1/24/11 9:38 AM
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EasyTapper
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EasyTapper - My son has had a really hard fist season. Not sure if he'll do it next year. He's been wanting to quit, but I've made him stick with it.


Well my son has won. His complete lack of effort has caused me to become frustrated enough to pull him out of wrestling. I've never seen anyone NOT want to win. I don't even know how to handle it. He shys away from anything that's hard. The final straw was at a tournament yesterday. he was wrestling another boy who was in the same boat. Hadn't won a match all season. I thought this was finally our opportunity to get a win, and maybe that would give him some motivation. Nope. He goes out there and practically lays down for the kid.

(Keep in mind he's 5 3/4). He wanted these Darth Vader shoes from Striderite. We told him that if he learns to tie his shoes, we would get them for him (even though my wife hates the shoes). Has he even practiced tieing his shoes?? Hell no. Says it's too hard.
1/24/11 1:35 PM
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ChipW
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EasyTapper - Well my son has won. His complete lack of effort has caused me to become frustrated enough to pull him out of wrestling. I've never seen anyone NOT want to win. I don't even know how to handle it.



Im also a wrestling parent of an 8 year old. Its my sons 3rd season. My best advice to you is to back off your 5 year old kid some. Its easy to get caught up in the moment but you have to remember their just kids. This should be fun for them, win or lose.

Ive noticed a big difference in the intensity of different kids programs. Maybe your program is more geared toward competition. Nothing wrong with that but maybe its to much for your kid at this point. Try to find a program that focuses on teaching wrestling but also having fun. Ive noticed the programs that play games during or at the end of practice help the kids who are not as aggressive out a lot.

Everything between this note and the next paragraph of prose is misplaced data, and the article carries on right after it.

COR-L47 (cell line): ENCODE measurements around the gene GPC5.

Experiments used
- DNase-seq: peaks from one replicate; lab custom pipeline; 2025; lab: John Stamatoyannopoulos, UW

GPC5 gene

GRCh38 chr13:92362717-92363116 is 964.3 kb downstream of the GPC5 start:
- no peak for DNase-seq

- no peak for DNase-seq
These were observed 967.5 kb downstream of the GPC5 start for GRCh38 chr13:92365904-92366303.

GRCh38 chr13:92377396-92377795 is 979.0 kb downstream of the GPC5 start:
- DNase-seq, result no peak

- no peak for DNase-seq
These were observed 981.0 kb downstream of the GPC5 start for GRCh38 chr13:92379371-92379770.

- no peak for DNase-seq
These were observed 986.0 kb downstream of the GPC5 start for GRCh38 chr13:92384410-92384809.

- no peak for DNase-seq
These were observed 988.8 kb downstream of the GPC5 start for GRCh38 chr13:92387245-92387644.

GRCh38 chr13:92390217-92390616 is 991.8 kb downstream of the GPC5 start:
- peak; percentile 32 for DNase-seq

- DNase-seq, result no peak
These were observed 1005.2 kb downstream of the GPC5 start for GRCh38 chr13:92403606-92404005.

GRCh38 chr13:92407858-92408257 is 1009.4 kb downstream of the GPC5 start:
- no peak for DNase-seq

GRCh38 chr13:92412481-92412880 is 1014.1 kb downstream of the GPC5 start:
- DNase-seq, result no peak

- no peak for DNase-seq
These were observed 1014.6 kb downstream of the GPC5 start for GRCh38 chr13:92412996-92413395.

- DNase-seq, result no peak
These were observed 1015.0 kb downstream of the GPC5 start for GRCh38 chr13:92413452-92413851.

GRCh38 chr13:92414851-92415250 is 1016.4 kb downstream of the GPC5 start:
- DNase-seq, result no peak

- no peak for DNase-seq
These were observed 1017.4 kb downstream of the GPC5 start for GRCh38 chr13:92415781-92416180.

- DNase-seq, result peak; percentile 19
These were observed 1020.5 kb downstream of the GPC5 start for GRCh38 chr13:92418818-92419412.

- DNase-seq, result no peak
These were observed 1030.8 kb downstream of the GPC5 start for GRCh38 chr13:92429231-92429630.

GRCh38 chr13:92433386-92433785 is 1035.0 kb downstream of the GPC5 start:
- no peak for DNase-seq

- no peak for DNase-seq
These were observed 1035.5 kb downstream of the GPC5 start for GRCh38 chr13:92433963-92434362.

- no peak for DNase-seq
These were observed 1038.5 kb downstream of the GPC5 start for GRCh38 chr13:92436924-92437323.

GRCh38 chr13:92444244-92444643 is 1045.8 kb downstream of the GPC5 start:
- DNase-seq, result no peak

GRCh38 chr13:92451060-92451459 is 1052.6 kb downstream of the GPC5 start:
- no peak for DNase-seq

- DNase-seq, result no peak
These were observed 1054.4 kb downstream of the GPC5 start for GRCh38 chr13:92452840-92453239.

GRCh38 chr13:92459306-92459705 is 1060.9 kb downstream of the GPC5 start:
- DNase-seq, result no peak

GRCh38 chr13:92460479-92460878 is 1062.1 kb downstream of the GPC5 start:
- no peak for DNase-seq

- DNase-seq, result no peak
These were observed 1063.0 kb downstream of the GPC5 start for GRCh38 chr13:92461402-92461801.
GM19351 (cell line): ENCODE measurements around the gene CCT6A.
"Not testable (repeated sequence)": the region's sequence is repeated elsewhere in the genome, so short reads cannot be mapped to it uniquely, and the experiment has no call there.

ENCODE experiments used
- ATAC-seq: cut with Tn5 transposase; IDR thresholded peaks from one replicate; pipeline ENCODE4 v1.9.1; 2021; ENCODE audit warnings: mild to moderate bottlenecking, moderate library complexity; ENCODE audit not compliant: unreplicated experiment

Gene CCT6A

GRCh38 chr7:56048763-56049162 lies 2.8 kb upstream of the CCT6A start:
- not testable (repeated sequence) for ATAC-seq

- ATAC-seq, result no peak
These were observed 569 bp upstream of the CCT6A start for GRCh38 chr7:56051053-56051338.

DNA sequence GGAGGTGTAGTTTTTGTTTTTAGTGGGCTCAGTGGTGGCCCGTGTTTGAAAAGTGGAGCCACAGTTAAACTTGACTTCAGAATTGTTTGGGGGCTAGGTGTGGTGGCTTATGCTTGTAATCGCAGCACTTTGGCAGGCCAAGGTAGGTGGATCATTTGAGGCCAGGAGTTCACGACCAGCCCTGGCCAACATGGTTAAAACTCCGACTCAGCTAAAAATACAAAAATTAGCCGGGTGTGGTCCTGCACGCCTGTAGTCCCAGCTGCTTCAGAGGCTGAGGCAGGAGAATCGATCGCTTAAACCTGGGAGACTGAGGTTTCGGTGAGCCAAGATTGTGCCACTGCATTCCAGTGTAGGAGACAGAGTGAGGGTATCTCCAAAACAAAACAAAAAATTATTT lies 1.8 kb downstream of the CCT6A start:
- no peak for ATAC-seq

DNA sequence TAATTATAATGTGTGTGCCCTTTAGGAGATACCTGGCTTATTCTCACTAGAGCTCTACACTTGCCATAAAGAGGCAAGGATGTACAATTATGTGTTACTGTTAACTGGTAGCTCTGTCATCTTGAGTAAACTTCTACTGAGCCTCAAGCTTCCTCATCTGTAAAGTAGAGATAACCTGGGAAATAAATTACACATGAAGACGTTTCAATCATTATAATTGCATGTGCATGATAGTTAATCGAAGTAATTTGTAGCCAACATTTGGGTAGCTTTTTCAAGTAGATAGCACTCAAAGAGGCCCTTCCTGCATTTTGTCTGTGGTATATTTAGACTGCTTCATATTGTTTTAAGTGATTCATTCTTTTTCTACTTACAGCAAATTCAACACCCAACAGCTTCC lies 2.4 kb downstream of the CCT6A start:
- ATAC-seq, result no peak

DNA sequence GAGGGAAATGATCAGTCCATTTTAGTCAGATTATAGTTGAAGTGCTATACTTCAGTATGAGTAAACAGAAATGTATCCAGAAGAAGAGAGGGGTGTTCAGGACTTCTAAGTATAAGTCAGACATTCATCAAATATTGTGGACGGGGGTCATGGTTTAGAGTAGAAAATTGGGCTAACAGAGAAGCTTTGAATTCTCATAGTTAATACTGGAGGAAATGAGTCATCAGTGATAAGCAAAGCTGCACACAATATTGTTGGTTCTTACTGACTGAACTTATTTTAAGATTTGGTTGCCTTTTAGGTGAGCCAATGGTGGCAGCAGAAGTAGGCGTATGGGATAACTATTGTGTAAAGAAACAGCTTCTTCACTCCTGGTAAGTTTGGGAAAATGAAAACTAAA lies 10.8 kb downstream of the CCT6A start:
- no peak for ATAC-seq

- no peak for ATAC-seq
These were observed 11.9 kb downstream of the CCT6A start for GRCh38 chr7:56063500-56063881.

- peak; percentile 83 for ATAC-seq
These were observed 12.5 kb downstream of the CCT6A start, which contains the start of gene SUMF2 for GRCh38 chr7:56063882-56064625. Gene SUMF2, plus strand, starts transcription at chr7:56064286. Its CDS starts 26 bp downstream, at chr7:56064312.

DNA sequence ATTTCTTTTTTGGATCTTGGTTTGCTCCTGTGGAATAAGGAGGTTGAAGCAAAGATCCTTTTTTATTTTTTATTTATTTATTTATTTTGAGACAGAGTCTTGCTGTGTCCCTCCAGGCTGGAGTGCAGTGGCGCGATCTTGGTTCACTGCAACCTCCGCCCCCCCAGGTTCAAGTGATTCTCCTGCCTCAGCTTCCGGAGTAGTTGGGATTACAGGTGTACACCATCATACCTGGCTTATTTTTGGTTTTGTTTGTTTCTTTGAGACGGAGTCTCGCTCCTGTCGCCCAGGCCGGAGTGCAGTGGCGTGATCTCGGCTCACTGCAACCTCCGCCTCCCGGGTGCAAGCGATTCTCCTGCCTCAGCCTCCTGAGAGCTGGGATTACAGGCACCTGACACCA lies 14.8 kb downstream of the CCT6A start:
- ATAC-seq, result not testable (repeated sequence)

Tournaments are stressful especially when the parents expect the kid to win. Maybe try just going to practice for a while and not competing. You nor the kid will be as stressed out. Dont expect much especially from his 1st year. Dont tell him everything he did wrong after every match or practice. Focus on the positive. Drill with him at home just by wrestling around with him. Make it fun, not a practice session.

Take that approach and I bet he will love it in a few years.
1/24/11 10:04 PM
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EasyTapper
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ChipW - 
EasyTapper - Well my son has won. His complete lack of effort has caused me to become frustrated enough to pull him out of wrestling. I've never seen anyone NOT want to win. I don't even know how to handle it.



Im also a wrestling parent of an 8 year old. Its my sons 3rd season. My best advice to you is to back off your 5 year old kid some. Its easy to get caught up in the moment but you have to remember their just kids. This should be fun for them, win or lose.

Ive noticed a big difference in the intensity of different kids programs. Maybe your program is more geared toward competition. Nothing wrong with that but maybe its to much for your kid at this point. Try to find a program that focuses on teaching wrestling but also having fun. Ive noticed the programs that play games during or at the end of practice help the kids who are not as aggressive out a lot.